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On the first day of the tenth month of Shawwal, Muslims celebrate Eid al-Fitr. Eid al-Fitr commemorates the completion of Ramadan, the holy month of fasting. The closest direct translation of Eid al-Fitr from Arabic to English is “feast for breaking the fast”.

The origin of Eid can be traced back to Prophet Muhammad’s (PBUH) post-migration era from Mecca to Medina; it was at Medina that the Prophet announced two significant occasions for praying and remembering God’s blessings: Eid al-Fitr and Eid al-Adha.

Fasting is referred to in Arabic as ‘sawm,’ which implies refraining. According to Islamic principles, fasting during Ramadan is more than just abstaining from drinking and eating; it represents abstention from all types of forbidden acts and strengthening of a believer’s spiritual core. The training that a believer undergoes during Ramadan reminds them that they must conduct their lives responsibly. They must lead an abstinence-based lifestyle.

Real Ramadan spirit

This is the real Ramadan spirit, which can be cultivated through deep contemplation of the lessons from the Quran. The critical takeaway after this month should be to use the learning made during the month and apply them during the remaining part of the year. The personality that develops, as a result, is alluded to in the following Hadith.

Eid begins with two units (rakahs) of Eid prayers performed at sunrise in a mosque congregation with friends and family members. After performing Namaz, believers greet their neighbours, exchange greetings, and eat and drink as they choose. This social nature of Eid emphasises the significance of social solidarity in Islam. It may be an Islamic celebration at first glance, but Muslims have celebrated it alongside their neighbours and friends of other faiths since time immemorial.

It is appropriate to say that Eid al-Fitr is a festival for all, where Muslims celebrate not only with their co-religionists but also with people of other faiths. Because of this feature of Eid, many Muslim organisations and societies throughout the world conduct local Eid parties and welcome people from all walks of life to exchange pleasantries and sweets.

The day of Eid is more than simply a day of pleasure and celebration. It is also a day when a believer pledges to abstain from negativity throughout the year in the same manner that he refrained from them during Ramadan. Just as he was concerned about his hunger and thirst, he would do his best to help those in need.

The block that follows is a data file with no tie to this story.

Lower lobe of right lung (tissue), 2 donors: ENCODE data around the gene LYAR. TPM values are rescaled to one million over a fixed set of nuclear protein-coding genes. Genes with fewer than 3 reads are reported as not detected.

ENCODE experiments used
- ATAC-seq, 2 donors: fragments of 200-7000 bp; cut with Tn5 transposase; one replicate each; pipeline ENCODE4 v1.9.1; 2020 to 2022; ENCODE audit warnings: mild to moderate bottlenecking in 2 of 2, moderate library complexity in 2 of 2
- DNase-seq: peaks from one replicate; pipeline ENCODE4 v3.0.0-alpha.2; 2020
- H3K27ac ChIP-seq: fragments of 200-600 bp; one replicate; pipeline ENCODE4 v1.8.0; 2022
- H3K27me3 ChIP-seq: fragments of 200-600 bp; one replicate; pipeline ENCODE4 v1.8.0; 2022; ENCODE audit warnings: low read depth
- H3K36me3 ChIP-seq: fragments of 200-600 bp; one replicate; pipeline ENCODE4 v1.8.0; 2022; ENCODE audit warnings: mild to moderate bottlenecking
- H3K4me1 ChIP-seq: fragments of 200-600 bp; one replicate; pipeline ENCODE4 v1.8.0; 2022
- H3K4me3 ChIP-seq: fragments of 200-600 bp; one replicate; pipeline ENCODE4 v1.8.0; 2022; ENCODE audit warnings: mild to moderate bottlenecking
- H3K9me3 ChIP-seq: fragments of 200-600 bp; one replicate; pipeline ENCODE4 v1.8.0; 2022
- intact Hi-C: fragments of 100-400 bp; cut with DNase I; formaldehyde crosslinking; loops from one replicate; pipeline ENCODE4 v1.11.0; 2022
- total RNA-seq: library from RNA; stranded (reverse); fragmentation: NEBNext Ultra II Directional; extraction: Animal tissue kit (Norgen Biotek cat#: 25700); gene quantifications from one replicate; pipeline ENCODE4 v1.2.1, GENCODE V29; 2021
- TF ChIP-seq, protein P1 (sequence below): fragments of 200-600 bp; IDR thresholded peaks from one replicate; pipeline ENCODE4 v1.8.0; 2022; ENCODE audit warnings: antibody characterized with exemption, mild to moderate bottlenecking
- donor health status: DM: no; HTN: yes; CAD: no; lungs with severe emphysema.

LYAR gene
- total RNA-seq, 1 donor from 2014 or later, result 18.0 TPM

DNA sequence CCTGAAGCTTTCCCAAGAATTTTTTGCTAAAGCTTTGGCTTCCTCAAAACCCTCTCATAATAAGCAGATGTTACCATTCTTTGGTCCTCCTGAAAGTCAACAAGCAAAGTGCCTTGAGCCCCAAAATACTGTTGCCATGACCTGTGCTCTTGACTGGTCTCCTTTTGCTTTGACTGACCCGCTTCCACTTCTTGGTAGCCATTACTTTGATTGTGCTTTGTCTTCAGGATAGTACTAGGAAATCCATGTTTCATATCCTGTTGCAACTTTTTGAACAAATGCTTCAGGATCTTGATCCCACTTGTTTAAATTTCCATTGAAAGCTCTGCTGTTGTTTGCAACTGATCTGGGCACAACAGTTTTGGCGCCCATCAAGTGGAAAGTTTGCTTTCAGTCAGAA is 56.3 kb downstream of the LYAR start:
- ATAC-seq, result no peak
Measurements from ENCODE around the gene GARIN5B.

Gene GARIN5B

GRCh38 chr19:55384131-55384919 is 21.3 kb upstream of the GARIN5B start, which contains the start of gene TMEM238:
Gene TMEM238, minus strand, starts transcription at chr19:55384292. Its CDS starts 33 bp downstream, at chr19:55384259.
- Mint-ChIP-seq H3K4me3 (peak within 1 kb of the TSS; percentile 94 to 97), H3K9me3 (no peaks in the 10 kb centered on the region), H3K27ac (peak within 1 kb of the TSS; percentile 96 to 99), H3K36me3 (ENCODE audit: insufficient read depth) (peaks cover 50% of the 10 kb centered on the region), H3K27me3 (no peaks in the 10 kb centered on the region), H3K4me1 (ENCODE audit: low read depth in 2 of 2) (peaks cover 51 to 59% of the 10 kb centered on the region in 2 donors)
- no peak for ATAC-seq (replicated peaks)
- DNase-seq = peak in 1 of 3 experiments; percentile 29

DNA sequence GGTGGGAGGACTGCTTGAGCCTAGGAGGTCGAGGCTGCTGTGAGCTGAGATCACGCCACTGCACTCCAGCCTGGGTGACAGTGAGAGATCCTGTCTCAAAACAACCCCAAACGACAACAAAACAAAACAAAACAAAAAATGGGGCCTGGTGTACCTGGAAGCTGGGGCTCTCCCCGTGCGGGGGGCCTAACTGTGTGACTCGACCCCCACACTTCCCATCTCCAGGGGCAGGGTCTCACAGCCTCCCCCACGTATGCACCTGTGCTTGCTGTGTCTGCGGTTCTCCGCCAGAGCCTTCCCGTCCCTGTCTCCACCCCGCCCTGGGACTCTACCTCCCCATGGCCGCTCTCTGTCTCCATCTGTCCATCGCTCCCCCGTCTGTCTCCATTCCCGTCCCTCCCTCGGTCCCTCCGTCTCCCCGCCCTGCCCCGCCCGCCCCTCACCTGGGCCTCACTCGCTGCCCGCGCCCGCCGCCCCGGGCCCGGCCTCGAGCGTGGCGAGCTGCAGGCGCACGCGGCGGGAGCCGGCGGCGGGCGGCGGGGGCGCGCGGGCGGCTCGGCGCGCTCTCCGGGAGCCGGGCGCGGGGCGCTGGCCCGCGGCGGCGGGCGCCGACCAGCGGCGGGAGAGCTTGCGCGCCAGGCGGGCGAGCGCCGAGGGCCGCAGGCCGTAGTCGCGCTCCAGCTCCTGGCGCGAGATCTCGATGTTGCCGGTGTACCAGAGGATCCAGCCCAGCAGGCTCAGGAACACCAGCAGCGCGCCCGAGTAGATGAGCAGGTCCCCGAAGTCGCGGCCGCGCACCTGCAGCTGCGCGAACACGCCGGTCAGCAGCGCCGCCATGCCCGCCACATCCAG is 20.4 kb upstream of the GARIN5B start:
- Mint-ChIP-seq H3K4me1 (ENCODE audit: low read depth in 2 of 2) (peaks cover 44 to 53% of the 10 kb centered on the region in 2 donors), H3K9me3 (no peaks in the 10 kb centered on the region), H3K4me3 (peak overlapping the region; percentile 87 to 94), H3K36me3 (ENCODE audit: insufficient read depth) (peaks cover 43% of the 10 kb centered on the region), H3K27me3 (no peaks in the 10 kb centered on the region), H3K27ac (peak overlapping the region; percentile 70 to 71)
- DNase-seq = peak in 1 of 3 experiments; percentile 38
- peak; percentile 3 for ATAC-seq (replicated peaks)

Virtue of giving

During Ramadan, believers focus on the virtue of giving, as is ordained by God Almighty. According to Islamic teachings, giving away charity purifies one’s wealth in the same manner as water cleanses one’s outward impurities. In one Hadith, the Prophet of Islam said, “We are the giving community.”

Eid al-Fitr is celebrated by spreading joy to the rest of humanity and remembering those suffering from poverty, illiteracy, sickness, and other calamities; it is obligated to give to charity a particular sum called Zakah al-Fitr before performing Eid prayers. This way, Muslims are again encouraged on Eid to continue helping the poor throughout the year, a habit they instill during Ramadan by donating Zakah and Sadaqah.

According to a Hadith, the Prophet made Zakah al-Fitr obligatory for the fasting person to keep him from idle talk and indecent conversation and provide food for the needy. Discharging this duty before the prayer is accepted as Zakah while doing it after prayer is just Sadaqah, voluntary charity.

Today we live in times of great inequity; one approach to restoring balance is giving from one’s wealth to those in need through Zakah and Sadaqah (charity). Zakah is the practice where a Muslim provide a certain percentage of their wealth over a certain amount to charity.

Utterance on Eid

Zakah al-Fitr fulfils the Ramadan fast and cleanses it of any impure deed or utterance on Eid. It is required of all Muslims, young and old, men and women. Everyone who has more than what is needed for basic sustenance for one day and night shall pay Zakah al-Fitr for himself and his dependents and distribute it to the poor and needy.

The sooner money is distributed, the easier it is for the poor to make plans so that they may also participate in the Eid celebrations without difficulties.

Eid al-Fitr reminds us that true satisfaction is found in sharing God’s blessings upon us. We should never overlook the needs of other human beings. The actual core of Eid is to share pleasure and love all around us.

Celebrated in this manner, Eid will revitalise the entire community by bringing people together in harmony, thankfulness, and sharing. Eid al-Fitr has a form, but there is also a spirit in the festivities. It may appear to be a confined celebration.

Still, in nature, it is a festival for everyone and, if appropriately observed, will invigorate the entire society, bringing people together in harmony and appreciation. Such an Eid will genuinely be translated into Eid al-Bashariyyah (Eid for Humanity), a festival of peace and well-wishing for humanity.

Raamish Siddiqui is a lawyer, author and Islamic thinker. Twitter: @raamishs